My first proper attempt at a landing was a bit too fast and high for comfort and I went around. Startled looks from at least one set of golfers accompanied me (equally worried was my poor mum I found out afterwards!). I knew what the problem was and chided myself because it was an old one. In my anxiety not to lose the strip amid the fields I was flying a close circuit — not leaving myself enough time to get sorted out and nicely set up. How many times had my instructor told me off for not leaving myself enough base and final! I’d done the same thing not so long ago at Eaglescott too.
Next time around I slowed down nice and early and took a bit more time. The hedges forming the ‘gap’ for the strip, which I’d thought were perpendicular to it, weren’t, and my almost subconscious attempt to line up with them wasn’t helping matters. I forced myself to take my eyes off them and focus on my speed and where I wanted to touch down.
This time I arrived with barely a bump, carefully keeping as much weight off the nosewheel as I could. Firm, but less than full braking brought me to a comfortable stop with room to spare, and I looked around for a clue as to where to park.
The owner soon appeared and waved me to a parking spot alongside the cars I’d noticed from the air. TOMS made a incongruous but rather cute sight there. My little nephew thought it was very funny — an aeroplane parked among the cars and shrubbery!
I climbed out, reassured my mum that there’d been plenty of room, and discovered that the golfers who’d looked so startled were from abroad, didn’t realise the course was also an airstrip and had thought I was having some sort of emergency!
The barbecue was superb and I was only dragged away by the prospect of finding my way back across Gower on foot in the dark if I let it get too late. The ‘green’ buses would have long stopped, so I wanted enough light not only to land but to give me time to walk back to civilisation and the main bus route!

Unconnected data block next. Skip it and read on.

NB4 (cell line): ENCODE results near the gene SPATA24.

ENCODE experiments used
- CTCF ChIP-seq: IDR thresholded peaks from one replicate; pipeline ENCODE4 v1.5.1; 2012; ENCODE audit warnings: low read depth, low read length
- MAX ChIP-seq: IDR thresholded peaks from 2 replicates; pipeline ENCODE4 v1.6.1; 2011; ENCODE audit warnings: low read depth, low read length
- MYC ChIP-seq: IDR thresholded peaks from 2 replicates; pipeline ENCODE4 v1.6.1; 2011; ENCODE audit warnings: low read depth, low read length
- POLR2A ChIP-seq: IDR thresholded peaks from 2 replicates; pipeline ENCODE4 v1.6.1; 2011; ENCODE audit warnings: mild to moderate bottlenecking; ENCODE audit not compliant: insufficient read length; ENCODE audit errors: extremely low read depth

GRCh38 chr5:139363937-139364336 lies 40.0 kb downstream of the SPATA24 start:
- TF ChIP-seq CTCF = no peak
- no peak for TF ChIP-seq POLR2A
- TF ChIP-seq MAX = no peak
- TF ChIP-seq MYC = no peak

I decided, along with advice from the owner, that since the wind was now more or less straight across the strip, that downhill offered a better option for takeoff than trying to figure out which direction the wind was actually favouring.
I couldn’t help giggling at the bemused looks as I taxyed past the golfers still enjoying an evening round. I made my way through the gap in the hedge, more aware than ever of the clearance between it and my wingtips, and made a mental note of the sprinkler sitting right beside the strip a bit further on. (“Not an airfield, Leia” I reminded myself again, “Pay attention.”)
I ran through my powerchecks and decided on a short field takeoff, more for my own peace of mind than because the length really required it. I paid particularly careful attention to use of rudder as I accelerated through the hedge — this would be a bad place to swing and veer off from the centre of the runway!
With only me up, little TOMS doesn’t really need a great deal of runway, and I was airborne at a little over halfway, and climbing well, with a big grin on my face and a satisfied feeling of challenges overcome.
It’s not a fiendishly short or difficult strip, Rosemarket, but it was the most challenging place I’d been so far and I felt my horizons broadened a little bit, the level of confidence in “I can manage that” expanded a little bit.
The flight back towards Swansea was so serene in the smooth evening air, that I actually jumped at the sound of another voice on the radio as I approached Pembrey. I recognised the voice of one of the instructors in my favourite of the school ‘planes, HotelUniform.
I called out my position as well to let them know I was there, and as he was heading the opposite direction in a similar area we continued to update each other until I was clear the other side of the field, and announced the fact.
“Have a nice flight, Leia,” came over the airwaves in answer.
I grinned, I was recognised as well. I gazed around contently as I skirted a shower which threw rainbows around my port wingtip. I’d spent long hours in this particular patch of sky struggling to learn the skills needed to steer a little aeroplane through the air and bring it back down again safely. It was hard to believe that I was here now, so relaxed and happy in an aeroplane I could call my own (albeit I’d have to add “And seven other people’s” if pressed!).
There were still people making the most of the evening light at Swansea too, several of the microlights and a based Cessna were still active. The wind had shifted enough that 22 was now favoured and I landed on what seemed like an luxurious expanse of runway after Rosemarket’s grass.
I dawdled over tying the aeroplane down to watch the Cessna land and taxy in.
The grin stayed plastered to my face all week.
I’ve said it before but…
Good stuff, this flying!
(Oh and I was even spared the trek to civilisation after all — one of the firemen/refuelers/everything-elsers spotted me walking and gave me a lift — ta!)